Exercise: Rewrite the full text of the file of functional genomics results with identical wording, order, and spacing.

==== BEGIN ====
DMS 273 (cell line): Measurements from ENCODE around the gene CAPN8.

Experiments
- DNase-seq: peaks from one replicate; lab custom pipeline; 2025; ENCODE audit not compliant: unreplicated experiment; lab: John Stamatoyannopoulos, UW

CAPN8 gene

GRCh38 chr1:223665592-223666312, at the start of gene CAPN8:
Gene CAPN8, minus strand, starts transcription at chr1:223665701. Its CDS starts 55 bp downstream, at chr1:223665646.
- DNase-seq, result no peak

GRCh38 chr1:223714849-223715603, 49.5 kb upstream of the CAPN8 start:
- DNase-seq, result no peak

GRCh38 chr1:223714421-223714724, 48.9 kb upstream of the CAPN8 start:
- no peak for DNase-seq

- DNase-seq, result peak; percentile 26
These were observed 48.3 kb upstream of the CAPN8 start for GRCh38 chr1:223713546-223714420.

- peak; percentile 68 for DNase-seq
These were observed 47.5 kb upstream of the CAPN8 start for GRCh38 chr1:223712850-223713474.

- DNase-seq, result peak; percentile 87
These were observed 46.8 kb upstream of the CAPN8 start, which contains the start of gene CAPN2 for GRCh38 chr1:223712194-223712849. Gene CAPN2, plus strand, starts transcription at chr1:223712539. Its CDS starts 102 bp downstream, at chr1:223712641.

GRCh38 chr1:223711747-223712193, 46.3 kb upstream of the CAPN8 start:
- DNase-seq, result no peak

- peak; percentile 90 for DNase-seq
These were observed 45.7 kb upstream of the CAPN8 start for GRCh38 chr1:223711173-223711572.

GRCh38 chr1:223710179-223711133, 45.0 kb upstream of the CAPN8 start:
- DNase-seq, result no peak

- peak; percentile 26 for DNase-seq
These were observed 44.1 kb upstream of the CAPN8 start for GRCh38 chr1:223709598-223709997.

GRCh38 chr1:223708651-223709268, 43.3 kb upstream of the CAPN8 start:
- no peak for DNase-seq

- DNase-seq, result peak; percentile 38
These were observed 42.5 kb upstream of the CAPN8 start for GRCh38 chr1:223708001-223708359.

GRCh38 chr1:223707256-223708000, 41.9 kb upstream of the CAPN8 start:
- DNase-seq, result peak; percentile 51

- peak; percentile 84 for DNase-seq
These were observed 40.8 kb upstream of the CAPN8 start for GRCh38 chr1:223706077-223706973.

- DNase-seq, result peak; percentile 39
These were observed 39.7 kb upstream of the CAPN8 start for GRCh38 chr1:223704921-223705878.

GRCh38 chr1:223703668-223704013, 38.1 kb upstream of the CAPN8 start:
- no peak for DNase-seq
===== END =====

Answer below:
DMS 273 (cell line): Measurements from ENCODE around the gene CAPN8.

Experiments
- DNase-seq: peaks from one replicate; lab custom pipeline; 2025; ENCODE audit not compliant: unreplicated experiment; lab: John Stamatoyannopoulos, UW

CAPN8 gene

GRCh38 chr1:223665592-223666312, at the start of gene CAPN8:
Gene CAPN8, minus strand, starts transcription at chr1:223665701. Its CDS starts 55 bp downstream, at chr1:223665646.
- DNase-seq, result no peak

GRCh38 chr1:223714849-223715603, 49.5 kb upstream of the CAPN8 start:
- DNase-seq, result no peak

GRCh38 chr1:223714421-223714724, 48.9 kb upstream of the CAPN8 start:
- no peak for DNase-seq

- DNase-seq, result peak; percentile 26
These were observed 48.3 kb upstream of the CAPN8 start for GRCh38 chr1:223713546-223714420.

- peak; percentile 68 for DNase-seq
These were observed 47.5 kb upstream of the CAPN8 start for GRCh38 chr1:223712850-223713474.

- DNase-seq, result peak; percentile 87
These were observed 46.8 kb upstream of the CAPN8 start, which contains the start of gene CAPN2 for GRCh38 chr1:223712194-223712849. Gene CAPN2, plus strand, starts transcription at chr1:223712539. Its CDS starts 102 bp downstream, at chr1:223712641.

GRCh38 chr1:223711747-223712193, 46.3 kb upstream of the CAPN8 start:
- DNase-seq, result no peak

- peak; percentile 90 for DNase-seq
These were observed 45.7 kb upstream of the CAPN8 start for GRCh38 chr1:223711173-223711572.

GRCh38 chr1:223710179-223711133, 45.0 kb upstream of the CAPN8 start:
- DNase-seq, result no peak

- peak; percentile 26 for DNase-seq
These were observed 44.1 kb upstream of the CAPN8 start for GRCh38 chr1:223709598-223709997.

GRCh38 chr1:223708651-223709268, 43.3 kb upstream of the CAPN8 start:
- no peak for DNase-seq

- DNase-seq, result peak; percentile 38
These were observed 42.5 kb upstream of the CAPN8 start for GRCh38 chr1:223708001-223708359.

GRCh38 chr1:223707256-223708000, 41.9 kb upstream of the CAPN8 start:
- DNase-seq, result peak; percentile 51

- peak; percentile 84 for DNase-seq
These were observed 40.8 kb upstream of the CAPN8 start for GRCh38 chr1:223706077-223706973.

- DNase-seq, result peak; percentile 39
These were observed 39.7 kb upstream of the CAPN8 start for GRCh38 chr1:223704921-223705878.

GRCh38 chr1:223703668-223704013, 38.1 kb upstream of the CAPN8 start:
- no peak for DNase-seq